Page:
I found such a clause:

The general principle is that mitosis creates somatic cells and meiosis creates germ cells.

However, I cannot agree. Each gametogonium needs to go through mitosis before it can enter meiosis I. So in that case mitosis is happening with germ cells so the clause is false.

I would rephrase the sentence to be

The general principle is that meiosis creates only germ cells with the possibility of a decrease in chromosome number, while mitosis can create both somatic and germ cells while the ploidy stays constant.

Ok, not perfect.

How would you say the main general difference between mitosis and meiosis?

  • $\begingroup$ In plants germ cells are created by mitosis and meiosis creates haploid cells that divide many times before producing gamets so both statements are not generally true. $\endgroup$
    – Marta Cz-C
    Commented Feb 15, 2012 at 21:40
  • $\begingroup$ @MartaCz-C Please, propose your own below. Can be many sentences. Can be in the form like: for this y and for that y. It helps me to think probably other way the problem. $\endgroup$ Commented Feb 15, 2012 at 21:44
  • $\begingroup$ @MartaCz-C Is my sentente, the second one, right for other species if we exclude plants from it? - Is it right for human? $\endgroup$ Commented Feb 15, 2012 at 21:53

3 Answers 3


If the question is about the one and only most important difference between mitosis and meiosis, then the answer "meiosis reduces ploidy" is probably correct. But if the list of important differences is open, it would be critical to add that mitosis generates identical cells (identical to each other and any ancestral cells, barring rare new mutations), while meiosis generates genetic diversity by creating cells, which are all different from each other and from any ancestral cells. It does so by independent segregation of homologs and by crossingover within chromosomes.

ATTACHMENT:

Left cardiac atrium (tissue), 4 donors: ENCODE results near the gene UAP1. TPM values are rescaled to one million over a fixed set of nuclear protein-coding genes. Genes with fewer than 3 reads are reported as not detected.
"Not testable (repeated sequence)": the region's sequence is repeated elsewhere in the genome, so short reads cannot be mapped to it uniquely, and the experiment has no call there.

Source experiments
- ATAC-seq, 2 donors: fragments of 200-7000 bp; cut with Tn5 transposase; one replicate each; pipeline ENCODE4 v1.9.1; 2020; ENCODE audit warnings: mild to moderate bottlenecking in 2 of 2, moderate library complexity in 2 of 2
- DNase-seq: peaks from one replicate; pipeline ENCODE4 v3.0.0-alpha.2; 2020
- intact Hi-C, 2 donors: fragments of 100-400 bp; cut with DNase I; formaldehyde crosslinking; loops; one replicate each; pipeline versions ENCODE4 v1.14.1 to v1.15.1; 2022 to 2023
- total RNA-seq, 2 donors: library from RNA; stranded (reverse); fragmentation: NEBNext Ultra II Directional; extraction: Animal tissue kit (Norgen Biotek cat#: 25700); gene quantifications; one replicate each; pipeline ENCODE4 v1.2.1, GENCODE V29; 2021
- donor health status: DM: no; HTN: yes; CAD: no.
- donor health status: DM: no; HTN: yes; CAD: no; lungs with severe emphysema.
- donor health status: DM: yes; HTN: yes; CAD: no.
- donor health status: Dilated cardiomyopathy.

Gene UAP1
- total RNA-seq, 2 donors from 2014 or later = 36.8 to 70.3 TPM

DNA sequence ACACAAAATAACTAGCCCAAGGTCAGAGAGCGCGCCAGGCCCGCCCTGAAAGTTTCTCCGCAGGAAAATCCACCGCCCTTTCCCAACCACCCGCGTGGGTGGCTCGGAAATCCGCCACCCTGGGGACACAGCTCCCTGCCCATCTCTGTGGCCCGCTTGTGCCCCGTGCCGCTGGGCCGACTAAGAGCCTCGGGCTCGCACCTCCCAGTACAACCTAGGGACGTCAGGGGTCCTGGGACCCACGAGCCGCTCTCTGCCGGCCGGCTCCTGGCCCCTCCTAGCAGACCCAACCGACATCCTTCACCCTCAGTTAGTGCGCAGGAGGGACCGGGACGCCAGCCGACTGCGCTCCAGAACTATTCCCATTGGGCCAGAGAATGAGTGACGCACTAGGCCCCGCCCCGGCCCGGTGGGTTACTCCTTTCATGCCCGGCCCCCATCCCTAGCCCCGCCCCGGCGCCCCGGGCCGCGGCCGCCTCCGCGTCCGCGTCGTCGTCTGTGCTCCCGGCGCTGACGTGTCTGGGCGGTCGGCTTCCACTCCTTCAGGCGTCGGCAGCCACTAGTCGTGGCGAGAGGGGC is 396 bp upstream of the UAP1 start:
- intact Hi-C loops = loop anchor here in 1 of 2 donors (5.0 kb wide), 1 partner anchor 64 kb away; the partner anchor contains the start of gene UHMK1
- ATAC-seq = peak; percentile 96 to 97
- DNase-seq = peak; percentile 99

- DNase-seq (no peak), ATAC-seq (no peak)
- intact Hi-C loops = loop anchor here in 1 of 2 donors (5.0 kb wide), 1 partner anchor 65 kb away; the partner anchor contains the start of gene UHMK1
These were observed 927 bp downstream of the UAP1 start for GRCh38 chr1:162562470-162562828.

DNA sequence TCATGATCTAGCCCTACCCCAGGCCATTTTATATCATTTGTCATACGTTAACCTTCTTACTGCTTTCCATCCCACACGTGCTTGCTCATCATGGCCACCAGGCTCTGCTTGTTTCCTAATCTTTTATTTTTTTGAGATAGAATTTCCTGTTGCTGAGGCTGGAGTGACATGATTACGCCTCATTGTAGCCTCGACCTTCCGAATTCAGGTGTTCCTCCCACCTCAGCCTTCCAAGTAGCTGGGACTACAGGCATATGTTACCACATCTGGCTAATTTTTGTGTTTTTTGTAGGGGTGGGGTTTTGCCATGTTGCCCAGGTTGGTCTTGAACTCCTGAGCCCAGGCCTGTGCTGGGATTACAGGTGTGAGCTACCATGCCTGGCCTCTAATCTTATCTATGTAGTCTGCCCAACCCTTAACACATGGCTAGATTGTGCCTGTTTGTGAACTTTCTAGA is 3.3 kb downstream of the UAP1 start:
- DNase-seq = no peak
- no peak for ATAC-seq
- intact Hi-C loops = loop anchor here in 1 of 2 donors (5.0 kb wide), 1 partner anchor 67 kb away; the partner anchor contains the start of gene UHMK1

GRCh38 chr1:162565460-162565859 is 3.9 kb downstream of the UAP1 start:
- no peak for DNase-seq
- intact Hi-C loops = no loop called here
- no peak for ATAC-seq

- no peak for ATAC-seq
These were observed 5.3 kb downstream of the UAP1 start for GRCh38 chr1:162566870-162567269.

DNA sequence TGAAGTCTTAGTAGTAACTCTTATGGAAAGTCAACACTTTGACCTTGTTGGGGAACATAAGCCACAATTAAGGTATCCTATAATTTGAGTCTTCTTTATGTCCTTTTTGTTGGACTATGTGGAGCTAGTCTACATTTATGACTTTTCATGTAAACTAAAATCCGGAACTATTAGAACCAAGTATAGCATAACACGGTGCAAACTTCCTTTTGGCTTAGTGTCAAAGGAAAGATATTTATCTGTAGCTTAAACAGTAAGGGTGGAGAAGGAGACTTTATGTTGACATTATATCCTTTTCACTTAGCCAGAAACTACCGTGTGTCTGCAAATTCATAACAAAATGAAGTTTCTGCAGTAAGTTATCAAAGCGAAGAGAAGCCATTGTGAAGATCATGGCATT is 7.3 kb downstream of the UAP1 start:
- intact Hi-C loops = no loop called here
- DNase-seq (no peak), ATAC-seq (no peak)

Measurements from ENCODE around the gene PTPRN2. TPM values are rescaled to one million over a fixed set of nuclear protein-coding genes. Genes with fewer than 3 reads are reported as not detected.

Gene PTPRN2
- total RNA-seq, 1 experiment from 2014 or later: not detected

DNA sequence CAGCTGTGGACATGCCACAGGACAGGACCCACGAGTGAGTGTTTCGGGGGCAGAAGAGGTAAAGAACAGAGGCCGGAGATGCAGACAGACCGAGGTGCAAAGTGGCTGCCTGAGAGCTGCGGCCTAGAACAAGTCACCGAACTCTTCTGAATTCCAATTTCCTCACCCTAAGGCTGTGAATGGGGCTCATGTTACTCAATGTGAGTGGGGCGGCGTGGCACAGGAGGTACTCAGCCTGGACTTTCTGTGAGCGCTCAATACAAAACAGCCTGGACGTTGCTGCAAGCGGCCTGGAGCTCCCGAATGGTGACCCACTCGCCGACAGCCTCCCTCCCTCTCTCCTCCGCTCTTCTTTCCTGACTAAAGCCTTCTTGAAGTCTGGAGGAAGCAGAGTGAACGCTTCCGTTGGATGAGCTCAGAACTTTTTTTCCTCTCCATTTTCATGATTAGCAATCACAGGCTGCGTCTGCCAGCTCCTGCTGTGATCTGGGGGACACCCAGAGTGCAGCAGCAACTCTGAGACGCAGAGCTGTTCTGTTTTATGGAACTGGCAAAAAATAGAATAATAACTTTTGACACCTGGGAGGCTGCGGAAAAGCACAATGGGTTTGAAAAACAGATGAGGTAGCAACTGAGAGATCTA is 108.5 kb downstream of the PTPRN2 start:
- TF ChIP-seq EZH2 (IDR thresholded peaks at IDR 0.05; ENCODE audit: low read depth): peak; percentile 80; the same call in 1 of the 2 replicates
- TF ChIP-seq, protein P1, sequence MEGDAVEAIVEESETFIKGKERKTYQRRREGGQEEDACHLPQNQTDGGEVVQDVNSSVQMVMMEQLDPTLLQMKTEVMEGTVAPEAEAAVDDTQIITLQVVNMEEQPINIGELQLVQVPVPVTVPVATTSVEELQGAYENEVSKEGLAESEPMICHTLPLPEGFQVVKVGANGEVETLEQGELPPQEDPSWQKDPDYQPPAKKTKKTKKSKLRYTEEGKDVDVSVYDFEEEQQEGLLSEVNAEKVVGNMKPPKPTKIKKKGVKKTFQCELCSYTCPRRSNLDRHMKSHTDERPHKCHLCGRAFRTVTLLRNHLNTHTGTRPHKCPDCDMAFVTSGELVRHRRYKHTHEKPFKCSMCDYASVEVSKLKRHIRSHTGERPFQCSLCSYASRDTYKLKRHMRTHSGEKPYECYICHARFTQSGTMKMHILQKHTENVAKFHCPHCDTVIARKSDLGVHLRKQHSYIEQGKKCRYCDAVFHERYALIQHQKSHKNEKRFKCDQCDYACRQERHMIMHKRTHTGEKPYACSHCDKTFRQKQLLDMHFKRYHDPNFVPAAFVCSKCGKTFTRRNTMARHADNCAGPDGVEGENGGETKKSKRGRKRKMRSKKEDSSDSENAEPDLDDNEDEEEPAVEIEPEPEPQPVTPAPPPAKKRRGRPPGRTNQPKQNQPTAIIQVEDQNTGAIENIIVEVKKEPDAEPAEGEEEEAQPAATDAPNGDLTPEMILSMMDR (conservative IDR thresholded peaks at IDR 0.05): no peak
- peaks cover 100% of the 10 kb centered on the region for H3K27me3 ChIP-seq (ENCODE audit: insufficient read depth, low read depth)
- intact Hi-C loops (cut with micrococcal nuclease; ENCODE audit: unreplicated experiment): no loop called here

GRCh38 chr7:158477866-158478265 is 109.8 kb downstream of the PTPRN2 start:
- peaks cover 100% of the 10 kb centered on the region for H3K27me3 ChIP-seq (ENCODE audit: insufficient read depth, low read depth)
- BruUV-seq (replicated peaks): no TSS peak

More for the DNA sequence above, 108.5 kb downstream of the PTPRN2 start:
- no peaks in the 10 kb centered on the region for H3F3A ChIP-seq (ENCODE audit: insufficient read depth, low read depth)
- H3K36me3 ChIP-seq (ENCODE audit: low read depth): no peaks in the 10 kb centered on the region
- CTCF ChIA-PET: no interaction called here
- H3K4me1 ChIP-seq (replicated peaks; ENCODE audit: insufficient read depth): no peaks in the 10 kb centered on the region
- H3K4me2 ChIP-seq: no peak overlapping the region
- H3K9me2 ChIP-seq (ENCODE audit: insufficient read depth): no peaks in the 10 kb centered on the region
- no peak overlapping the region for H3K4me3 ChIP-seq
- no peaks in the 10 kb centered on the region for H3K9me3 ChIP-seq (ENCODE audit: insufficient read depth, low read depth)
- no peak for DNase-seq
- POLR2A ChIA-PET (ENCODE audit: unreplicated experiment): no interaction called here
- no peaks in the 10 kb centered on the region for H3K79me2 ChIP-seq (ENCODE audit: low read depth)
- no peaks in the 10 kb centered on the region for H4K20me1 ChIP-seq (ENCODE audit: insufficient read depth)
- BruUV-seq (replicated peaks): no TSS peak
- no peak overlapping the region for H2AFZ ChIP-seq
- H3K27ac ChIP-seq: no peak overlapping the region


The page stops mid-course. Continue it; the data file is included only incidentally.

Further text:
According to all I've learned and heard, the only thing consistent about meiosis is that it reduces ploidy because homologous chromosomes are separated. (Not necessarily diploid to haploid - it can be polyploid as well, although odd ploidies usually seem to mess it up.)

Mitosis on the other hand mainly serves to separate two copies of a genome into different cells.


Meiosis is the specialized cell division that generates gametes. In contrast to mitosis, molecular mechanisms and regulation of meiosis are much less understood. Meiosis shares mechanisms and regulation with mitosis in many aspects, but also has critical differences from mitosis. This review highlights these differences between meiosis and mitosis. Recent studies using various model systems revealed differences in a surprisingly wide range of aspects, including cell-cycle regulation, recombination, postrecombination events, spindle assembly, chromosome–spindle interaction, and chromosome segregation. Although a great degree of diversity can be found among organisms, meiosis-specific processes, and regulation are generally conserved.

Meiosis: An Overview of Key Differences from Mitosis Published by Cold Spring Harbor Laboratory Press


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